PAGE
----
St. Joseph Peninsula (Cape San Blas), FL – The American Shore and Beach Preservation Association (ASBPA) announced today that St. Joseph Peninsula is a winner of its 2009 Best Restored Beach Award. “ASBPA created the Best Restored Beach award in 2001 as a way of highlighting the value of America’s restored beaches,” said Harry Simmons, mayor of Caswell Beach, N.C., and ASBPA president. “As Americans flock to our coastline during the upcoming beach season, most don’t even realize they may be enjoying a restored beach.”

The St. Joseph Peninsula beach restoration program began after repeat storm events eroded the natural shoreline to a point where it would not recover without a full nourishment project. Property owners lobbied County Officials to begin the process for studying the feasibility of a nourishment project of this magnitude. After three years of research, design, funding, permitting and completion, the restoration became one of the fastest projects to move through the process in the State of Florida.

“It is an incredible story on how a small group of property owners worked with the County Commission, stakeholders, and the environmental community to develop a local funding source and construct the $21 million project in such a short period of time,” said Michael Dombrowski, Project Engineer, MRD Associates. “The project will provide years of protection to the upland properties, which just a year ago a 20-year storm event would have resulted in 50 to 100 structures probably being condemned.”

“Seeing the beaches of Cape San Blas restored was a dream that many thought impossible,” said Laurel Eiler, Chairman of the Gulf County Beach Advisory Committee. “Only by working together as a community we able to turn this dream into reality. I am so proud of what we’ve achieved. Our beaches will provide protection of homes and enjoyment for countless visitors in the years to come. This award from ASBPA is a huge honor for us!”

For the last 40 years, beach restoration has been the preferred method of shore protection in coastal communities on the east, west and Gulf coasts. Beach restoration is the process of placing beach-quality sand on eroding beaches to reverse or offset the effects of erosion.

The three main reasons for restoration are:

Storm protection – a wide sandy beach helps separate storm waves from upland structures and infrastructure.

Habitat restoration – numerous species rely on wide, healthy beaches as a place to live, feed and nest.

Recreation enhancement- America’s beaches have twice as many visitors annually as all of America’s national parks combined. Every year, there are over 2 billion visitors to America’s beaches.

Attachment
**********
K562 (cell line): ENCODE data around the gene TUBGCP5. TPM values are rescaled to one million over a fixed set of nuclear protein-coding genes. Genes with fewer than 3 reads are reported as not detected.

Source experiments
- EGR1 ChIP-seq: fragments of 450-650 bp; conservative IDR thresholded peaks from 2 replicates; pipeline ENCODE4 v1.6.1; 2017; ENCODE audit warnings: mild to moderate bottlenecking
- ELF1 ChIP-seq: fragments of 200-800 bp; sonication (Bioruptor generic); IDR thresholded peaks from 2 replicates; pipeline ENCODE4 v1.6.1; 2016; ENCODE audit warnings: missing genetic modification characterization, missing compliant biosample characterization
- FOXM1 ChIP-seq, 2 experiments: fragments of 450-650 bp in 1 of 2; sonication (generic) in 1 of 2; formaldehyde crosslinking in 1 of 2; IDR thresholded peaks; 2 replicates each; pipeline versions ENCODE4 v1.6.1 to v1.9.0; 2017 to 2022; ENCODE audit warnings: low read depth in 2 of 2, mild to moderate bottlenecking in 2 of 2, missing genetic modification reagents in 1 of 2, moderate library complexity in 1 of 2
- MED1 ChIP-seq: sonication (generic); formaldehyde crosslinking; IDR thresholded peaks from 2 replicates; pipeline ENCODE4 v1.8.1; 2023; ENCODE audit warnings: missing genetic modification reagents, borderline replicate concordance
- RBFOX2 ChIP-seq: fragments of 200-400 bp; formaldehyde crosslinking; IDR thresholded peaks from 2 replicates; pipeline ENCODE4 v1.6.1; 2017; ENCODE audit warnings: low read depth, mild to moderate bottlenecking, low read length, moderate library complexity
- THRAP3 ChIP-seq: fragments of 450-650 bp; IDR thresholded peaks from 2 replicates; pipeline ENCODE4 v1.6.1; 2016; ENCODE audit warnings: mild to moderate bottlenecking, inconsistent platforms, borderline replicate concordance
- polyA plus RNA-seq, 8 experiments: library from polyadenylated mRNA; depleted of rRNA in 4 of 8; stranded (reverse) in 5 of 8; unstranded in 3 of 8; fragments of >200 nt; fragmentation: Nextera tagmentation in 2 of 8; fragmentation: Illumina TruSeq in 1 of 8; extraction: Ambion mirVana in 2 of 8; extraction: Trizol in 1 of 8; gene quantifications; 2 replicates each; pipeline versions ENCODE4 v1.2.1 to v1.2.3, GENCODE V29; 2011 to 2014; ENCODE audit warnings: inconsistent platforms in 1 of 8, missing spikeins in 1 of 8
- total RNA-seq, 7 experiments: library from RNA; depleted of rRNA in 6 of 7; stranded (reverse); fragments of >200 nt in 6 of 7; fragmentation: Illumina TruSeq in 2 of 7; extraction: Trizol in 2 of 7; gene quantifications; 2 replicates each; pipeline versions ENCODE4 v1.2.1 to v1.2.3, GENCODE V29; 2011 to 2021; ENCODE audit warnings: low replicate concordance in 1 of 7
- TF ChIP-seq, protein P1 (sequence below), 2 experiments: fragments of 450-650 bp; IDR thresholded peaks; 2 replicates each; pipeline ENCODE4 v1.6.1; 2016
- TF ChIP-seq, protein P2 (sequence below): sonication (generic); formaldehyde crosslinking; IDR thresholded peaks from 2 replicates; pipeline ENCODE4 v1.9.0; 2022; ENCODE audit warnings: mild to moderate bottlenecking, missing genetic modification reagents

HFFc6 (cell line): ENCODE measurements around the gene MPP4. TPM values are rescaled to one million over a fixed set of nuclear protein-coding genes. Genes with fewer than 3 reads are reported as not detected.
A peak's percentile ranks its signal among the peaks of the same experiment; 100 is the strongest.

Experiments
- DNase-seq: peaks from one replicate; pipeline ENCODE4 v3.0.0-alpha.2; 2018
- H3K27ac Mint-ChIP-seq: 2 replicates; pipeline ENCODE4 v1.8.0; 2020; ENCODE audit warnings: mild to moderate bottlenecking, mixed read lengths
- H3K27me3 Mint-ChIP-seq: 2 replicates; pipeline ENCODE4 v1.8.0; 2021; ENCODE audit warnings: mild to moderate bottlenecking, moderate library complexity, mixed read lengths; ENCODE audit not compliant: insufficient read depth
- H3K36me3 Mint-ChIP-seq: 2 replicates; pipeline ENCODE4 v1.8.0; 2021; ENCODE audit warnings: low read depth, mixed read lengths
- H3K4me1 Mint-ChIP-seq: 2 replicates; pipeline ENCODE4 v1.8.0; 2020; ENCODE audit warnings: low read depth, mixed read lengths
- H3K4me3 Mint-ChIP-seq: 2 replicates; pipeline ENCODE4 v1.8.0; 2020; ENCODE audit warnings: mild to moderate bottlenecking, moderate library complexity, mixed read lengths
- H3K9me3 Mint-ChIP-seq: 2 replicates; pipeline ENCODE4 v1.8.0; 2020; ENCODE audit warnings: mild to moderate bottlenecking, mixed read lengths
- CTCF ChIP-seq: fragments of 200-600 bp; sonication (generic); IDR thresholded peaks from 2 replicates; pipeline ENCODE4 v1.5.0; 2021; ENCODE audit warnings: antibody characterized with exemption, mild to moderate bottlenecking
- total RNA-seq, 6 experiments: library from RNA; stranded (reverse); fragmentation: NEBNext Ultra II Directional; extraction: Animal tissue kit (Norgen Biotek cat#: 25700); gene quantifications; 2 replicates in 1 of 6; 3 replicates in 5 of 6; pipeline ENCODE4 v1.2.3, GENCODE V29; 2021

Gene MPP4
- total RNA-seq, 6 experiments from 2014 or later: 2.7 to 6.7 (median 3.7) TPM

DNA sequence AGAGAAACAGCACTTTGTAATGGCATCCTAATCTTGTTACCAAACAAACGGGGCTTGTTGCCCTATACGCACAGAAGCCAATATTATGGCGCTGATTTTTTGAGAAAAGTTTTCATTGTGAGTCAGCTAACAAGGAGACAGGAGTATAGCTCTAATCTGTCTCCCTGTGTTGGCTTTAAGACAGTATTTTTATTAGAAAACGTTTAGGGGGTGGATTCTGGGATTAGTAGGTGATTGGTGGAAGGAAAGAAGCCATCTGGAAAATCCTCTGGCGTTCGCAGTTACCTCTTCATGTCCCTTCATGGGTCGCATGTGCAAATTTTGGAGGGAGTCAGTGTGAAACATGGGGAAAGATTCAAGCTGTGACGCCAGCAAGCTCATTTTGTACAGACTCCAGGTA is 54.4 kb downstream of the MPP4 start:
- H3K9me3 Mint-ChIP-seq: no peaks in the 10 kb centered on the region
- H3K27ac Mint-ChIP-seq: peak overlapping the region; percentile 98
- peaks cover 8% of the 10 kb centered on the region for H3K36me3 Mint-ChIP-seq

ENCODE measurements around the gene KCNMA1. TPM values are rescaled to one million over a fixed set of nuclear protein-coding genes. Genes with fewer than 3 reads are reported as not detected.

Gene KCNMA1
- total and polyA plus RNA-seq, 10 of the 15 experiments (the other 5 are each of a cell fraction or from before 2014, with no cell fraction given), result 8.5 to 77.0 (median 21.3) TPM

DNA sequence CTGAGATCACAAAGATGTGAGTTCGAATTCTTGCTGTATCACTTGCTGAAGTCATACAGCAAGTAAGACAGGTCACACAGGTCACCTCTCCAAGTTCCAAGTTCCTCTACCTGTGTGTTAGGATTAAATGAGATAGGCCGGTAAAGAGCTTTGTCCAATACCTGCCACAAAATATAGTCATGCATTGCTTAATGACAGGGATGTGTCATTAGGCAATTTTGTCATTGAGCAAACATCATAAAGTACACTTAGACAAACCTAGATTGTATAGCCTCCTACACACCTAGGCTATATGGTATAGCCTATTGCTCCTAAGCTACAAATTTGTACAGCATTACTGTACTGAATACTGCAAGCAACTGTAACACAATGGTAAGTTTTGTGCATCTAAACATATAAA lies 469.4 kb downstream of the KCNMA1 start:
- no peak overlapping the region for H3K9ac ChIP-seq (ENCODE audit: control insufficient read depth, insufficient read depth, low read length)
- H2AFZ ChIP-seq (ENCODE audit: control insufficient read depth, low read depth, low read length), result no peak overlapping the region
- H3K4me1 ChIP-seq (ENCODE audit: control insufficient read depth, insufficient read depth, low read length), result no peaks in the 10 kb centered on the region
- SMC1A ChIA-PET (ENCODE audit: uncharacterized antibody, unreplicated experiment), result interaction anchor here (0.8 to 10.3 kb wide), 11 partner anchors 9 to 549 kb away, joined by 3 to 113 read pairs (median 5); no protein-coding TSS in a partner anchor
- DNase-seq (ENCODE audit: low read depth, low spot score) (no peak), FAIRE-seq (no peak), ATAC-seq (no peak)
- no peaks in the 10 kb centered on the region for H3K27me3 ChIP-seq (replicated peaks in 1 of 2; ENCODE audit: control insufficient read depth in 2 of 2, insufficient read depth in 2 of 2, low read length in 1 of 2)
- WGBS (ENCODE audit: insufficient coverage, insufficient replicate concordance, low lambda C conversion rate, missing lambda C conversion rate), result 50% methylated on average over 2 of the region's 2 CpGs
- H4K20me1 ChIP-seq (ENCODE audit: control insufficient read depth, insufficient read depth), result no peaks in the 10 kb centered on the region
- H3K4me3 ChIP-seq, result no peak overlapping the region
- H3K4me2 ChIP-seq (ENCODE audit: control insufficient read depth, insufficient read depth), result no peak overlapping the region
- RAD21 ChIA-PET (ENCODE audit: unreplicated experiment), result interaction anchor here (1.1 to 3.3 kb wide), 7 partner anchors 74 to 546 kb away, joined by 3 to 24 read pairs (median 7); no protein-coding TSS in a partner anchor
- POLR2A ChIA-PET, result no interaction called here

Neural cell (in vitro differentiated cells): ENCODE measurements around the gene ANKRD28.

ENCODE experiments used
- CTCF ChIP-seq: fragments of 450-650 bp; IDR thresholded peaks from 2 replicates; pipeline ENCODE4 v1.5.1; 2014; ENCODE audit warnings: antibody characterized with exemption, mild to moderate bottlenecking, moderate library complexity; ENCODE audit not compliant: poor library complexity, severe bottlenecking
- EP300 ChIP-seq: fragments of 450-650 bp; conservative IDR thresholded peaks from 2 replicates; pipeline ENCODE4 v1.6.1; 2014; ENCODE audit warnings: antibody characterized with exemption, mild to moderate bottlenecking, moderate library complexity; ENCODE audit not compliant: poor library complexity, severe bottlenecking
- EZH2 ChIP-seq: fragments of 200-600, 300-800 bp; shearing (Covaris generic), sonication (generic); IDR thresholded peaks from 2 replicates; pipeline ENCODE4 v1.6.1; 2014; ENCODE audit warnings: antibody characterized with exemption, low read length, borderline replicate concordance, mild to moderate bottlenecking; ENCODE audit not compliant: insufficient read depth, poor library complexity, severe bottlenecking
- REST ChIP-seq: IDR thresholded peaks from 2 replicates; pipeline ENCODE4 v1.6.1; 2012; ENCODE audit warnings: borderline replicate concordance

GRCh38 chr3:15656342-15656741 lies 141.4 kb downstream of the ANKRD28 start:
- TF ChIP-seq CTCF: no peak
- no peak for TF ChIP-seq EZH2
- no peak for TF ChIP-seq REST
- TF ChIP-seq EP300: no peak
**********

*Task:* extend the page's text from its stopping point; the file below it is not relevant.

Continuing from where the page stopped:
In 2007, beaches contributed $322 billion to the America’s economy. More importantly, for every dollar the federal government spends on beach nourishment, it gets $320 back in tax revenues. Coastal communities, along with various planning and funding partners, have restored more than 370 beaches in the United States, including such iconic coastlines as Miami Beach, Coney Island and Southern California’s Venice Beach.

Paula Pickett, Gulf County Tourism Director, explains, “In a time of economic recession, the beach is an even more desirable destination than other domestic and foreign alternatives. Our beaches are the economic engine, with over 300,000 visitors coming to Gulf County annually; we can’t afford not to maintain our most valuable asset. We are honored to be recognized for our project, and this award is for the many people who were involved in this accomplishment.”

To enter the competition, coastal communities nominated their restoration projects for consideration, and an independent panel of coastal managers and scientists selected the winners. Judging was based on three criteria: the economic and ecological benefits the beach brings to its community; the short- and long-term success of the restoration project; and the challenges each community overcame during the course of the project.

Other beaches honored this year include: South Padre Island, Texas; Marine Park – Bellingham, Wash.; Fire Island (New York); Encinitas (Pacific Station), Calif.; Lido Key, Fla.; Duval County, Fla.

Past award winners include: Panama City Beach, Fla., in 2002; San Diego Beach in 2003; Ocean City, Md., in 2004; Indian River County, Fla., in 2005; Rehoboth and Dewey Beaches in Delaware in 2006; the Chaland Headland Restoration Project in Louisiana in 2007; and Olympic Sculpture Park, Seattle, Wash. in 2008.